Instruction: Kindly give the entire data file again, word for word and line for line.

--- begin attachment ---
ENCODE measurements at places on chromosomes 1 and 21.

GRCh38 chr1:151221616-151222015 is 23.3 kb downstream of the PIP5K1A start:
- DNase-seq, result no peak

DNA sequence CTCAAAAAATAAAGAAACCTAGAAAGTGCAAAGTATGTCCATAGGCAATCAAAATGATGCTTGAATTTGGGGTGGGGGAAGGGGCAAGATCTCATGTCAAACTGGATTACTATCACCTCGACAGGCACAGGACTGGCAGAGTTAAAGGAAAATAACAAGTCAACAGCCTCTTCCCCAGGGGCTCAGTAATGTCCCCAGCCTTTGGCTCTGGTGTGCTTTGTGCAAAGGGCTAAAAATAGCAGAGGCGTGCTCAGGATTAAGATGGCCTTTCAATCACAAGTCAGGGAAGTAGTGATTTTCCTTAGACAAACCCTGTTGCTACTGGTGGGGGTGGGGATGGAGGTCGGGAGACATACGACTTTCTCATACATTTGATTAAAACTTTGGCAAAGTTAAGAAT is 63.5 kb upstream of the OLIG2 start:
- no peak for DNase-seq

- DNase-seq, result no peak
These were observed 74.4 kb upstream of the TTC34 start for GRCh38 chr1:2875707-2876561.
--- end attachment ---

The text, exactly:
ENCODE measurements at places on chromosomes 1 and 21.

GRCh38 chr1:151221616-151222015 is 23.3 kb downstream of the PIP5K1A start:
- DNase-seq, result no peak

DNA sequence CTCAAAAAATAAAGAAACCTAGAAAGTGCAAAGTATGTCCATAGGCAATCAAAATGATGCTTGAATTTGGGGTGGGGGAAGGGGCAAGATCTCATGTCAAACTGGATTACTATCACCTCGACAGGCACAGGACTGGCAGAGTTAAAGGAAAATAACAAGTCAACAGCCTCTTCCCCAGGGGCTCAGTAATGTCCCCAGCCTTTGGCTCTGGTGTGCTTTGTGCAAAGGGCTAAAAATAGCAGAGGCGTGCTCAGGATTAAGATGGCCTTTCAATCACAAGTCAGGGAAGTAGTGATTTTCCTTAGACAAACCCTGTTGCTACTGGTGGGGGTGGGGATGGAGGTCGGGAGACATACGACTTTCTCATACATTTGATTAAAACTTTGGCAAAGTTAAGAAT is 63.5 kb upstream of the OLIG2 start:
- no peak for DNase-seq

- DNase-seq, result no peak
These were observed 74.4 kb upstream of the TTC34 start for GRCh38 chr1:2875707-2876561.